In the foregoing general outline of this invention certain objects, purposes and advantages have been set out. Other objects, purposes and advantages of this invention will be apparent from a consideration of the following description and the accompanying drawings in which:

FIG. 1 is a block diagram of the apparatus of this invention;

FIG. 2 illustrates two simulated drawings with scale;

FIG. 3 is an exploded schematic illustration of a drawing instrument according to this invention;

FIG. 4 is a program chart for preparing a drawing in the calculator portion of the apparatus of this invention;

FIG. 5 is a simplified operational plan for program interruption in the microprocessor of this invention;

FIG. 6 is a simplified operational program for the microprocessor;

FIG. 7 is a schematic isometric view of the second embodiment of drive arrangement used in this invention; and

FIG. 8 is an enlarged schematic isometric view of drive unit according to FIG. 7.

Referring to the drawings and particularly FIG. 1, a block diagram of the apparatus of this invention is illustrated based upon the use of a programmable print out type pocket calculator.

Programmable pocket calculators usually have a printer outlet, through which a printer can be connected for printing alphameric characters. They also have detachable program modules that perform complex calculations, thus they can also contain plotter programs.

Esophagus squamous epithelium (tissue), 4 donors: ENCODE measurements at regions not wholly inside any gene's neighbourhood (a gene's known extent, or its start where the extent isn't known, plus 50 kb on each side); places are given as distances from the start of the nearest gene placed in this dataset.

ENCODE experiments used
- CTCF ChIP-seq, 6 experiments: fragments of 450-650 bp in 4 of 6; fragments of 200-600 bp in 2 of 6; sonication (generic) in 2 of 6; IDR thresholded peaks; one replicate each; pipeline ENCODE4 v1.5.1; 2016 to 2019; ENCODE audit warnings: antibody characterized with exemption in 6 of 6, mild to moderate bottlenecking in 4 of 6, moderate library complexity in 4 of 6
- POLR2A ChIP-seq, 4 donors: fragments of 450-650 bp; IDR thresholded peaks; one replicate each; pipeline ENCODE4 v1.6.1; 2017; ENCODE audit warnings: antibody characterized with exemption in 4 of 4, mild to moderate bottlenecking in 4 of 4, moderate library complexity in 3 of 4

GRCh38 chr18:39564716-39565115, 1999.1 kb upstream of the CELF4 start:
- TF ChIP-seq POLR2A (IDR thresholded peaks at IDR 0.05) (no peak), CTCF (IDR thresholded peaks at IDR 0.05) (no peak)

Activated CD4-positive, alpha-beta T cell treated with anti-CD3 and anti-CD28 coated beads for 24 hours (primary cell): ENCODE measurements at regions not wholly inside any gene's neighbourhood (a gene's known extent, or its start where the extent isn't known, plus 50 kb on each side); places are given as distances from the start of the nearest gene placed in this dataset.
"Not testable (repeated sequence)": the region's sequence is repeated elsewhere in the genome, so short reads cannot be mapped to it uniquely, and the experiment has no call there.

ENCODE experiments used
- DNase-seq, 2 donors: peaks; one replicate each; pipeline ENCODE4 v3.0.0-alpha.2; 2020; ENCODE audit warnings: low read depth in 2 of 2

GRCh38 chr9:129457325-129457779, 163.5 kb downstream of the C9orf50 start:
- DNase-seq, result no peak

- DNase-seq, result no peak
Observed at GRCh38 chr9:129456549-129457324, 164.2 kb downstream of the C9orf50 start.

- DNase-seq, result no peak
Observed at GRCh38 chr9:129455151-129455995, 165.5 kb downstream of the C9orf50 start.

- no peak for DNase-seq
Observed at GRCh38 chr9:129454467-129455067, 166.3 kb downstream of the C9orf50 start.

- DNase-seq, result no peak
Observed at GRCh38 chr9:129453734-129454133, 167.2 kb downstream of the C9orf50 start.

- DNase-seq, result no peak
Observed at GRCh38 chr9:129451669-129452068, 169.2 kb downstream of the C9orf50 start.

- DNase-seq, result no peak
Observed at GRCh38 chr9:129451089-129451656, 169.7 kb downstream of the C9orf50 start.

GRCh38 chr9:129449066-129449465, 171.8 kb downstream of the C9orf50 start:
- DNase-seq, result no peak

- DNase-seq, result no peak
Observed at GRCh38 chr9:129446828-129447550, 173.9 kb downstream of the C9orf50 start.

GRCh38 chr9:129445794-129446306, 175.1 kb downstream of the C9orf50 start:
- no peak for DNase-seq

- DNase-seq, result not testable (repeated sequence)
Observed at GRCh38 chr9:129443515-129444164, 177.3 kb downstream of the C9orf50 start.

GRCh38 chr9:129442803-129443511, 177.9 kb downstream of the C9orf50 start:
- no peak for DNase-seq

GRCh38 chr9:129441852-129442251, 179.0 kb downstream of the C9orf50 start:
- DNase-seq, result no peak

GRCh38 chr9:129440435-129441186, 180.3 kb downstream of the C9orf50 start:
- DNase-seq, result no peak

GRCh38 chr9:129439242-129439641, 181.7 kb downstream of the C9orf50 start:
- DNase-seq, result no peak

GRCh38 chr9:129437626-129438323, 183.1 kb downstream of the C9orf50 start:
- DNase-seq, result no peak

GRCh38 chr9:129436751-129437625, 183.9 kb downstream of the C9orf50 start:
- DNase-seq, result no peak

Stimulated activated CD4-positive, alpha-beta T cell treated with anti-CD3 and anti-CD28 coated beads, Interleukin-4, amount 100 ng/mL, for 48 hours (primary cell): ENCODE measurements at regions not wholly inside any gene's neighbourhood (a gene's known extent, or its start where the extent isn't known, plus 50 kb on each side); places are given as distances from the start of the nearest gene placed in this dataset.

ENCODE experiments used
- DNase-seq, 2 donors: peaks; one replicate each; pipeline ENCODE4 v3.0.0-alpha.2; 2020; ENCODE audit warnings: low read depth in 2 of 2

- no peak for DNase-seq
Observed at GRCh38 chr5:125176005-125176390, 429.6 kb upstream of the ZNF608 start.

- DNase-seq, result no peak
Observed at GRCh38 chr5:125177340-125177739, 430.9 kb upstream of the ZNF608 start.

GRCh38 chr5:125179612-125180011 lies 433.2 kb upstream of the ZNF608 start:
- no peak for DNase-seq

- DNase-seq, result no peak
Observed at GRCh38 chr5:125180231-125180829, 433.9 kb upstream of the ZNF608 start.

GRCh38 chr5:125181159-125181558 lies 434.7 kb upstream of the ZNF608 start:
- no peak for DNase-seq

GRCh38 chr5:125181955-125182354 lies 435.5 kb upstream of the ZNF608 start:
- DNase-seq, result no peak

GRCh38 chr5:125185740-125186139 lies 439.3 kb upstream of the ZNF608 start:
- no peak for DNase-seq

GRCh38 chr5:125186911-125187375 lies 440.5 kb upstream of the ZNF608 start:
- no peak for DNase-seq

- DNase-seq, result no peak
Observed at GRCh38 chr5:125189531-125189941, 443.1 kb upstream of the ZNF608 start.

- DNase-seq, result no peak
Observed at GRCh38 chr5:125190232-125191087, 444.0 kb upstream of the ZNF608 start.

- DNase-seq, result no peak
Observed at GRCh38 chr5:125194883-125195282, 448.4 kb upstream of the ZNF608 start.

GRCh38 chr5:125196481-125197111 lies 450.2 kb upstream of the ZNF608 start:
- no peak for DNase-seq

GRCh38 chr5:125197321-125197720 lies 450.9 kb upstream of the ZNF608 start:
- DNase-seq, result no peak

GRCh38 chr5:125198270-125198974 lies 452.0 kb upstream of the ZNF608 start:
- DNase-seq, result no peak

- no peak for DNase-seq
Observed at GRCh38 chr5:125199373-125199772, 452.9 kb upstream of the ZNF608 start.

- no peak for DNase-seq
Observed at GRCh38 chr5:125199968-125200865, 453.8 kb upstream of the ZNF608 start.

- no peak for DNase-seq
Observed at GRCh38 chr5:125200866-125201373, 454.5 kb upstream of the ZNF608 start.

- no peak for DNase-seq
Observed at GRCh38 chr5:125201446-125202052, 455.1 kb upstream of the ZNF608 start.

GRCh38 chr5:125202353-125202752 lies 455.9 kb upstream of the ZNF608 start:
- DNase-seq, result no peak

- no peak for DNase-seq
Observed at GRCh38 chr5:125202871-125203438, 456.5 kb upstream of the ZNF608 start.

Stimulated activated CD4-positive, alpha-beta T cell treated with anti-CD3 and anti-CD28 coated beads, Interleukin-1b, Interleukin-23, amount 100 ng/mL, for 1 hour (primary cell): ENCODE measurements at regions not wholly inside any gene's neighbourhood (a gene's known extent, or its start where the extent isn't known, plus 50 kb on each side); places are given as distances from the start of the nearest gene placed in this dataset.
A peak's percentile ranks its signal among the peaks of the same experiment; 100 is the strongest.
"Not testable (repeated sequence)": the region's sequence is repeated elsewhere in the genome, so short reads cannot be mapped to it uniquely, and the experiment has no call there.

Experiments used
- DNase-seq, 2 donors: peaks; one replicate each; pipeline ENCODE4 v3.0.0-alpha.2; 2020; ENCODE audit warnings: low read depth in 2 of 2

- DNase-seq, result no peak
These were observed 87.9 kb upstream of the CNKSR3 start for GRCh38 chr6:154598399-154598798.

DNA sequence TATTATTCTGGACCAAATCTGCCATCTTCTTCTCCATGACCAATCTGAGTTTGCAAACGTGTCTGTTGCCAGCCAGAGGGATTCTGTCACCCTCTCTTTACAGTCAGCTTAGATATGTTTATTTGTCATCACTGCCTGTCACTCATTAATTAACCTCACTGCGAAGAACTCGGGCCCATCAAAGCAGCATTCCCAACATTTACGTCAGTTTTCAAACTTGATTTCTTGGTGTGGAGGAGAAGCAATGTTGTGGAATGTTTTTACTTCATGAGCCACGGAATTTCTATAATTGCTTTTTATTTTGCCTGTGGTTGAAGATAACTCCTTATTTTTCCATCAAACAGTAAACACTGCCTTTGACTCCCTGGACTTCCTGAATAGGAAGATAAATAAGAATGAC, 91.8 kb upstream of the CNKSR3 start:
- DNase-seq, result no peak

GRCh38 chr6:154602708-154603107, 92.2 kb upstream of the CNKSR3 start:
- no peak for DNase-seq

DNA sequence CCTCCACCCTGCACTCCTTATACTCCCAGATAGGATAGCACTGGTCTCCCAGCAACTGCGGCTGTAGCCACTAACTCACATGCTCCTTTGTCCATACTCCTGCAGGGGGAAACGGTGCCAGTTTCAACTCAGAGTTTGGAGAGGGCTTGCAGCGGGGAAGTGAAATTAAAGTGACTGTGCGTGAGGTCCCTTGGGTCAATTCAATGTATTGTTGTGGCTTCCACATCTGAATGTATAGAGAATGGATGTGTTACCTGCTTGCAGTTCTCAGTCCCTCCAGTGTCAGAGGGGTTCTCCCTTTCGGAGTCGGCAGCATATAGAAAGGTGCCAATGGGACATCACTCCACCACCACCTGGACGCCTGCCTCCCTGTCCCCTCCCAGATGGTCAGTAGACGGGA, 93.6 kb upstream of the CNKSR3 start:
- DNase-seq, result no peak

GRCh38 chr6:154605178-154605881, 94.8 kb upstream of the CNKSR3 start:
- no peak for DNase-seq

According to the invention, the pocket calculator 10 (FIG. 3) is placed on the moveable base or undercarriage 11. A microprocessor 12 of the undercarriage 11 is connected by an interface 13 to the printer outlet of the pocket calculator. FIG. 1 shows the block diagram of it. The microprocessor receives control sequences that are codified in the ASCII code through the interface 13. A command consists of two control letters that are followed by integral numbers (e.g., SX 5 100). The next command is then given by the pocket calculator only when the preceding one has been processed (feedback).

On the basis of the program in the PROM, the parameters fed in are either stored or converted immediately into step commands. The stepping motors, stylus lifter, and an indicator-LED are connected through a parallel 8-bit outlet. The coordinates of scales and points are transferred as whole positive numbers, which signify step numbers (e.g., 1. point: DX 15 DY 60, 2. point: DX 20 DY 80). The program sums all the X and Y changes and holds them in the storage; thus, the actual stylus position is always known to the microprocessor. If all the points are to be connected by a polygonal course, a sub-program "line" takes care that each new point given is connected with the preceding one by a suitable step sequence. Movement can thus be effected precisely in 8 directions; all the other directions are comprised of short polygonal courses.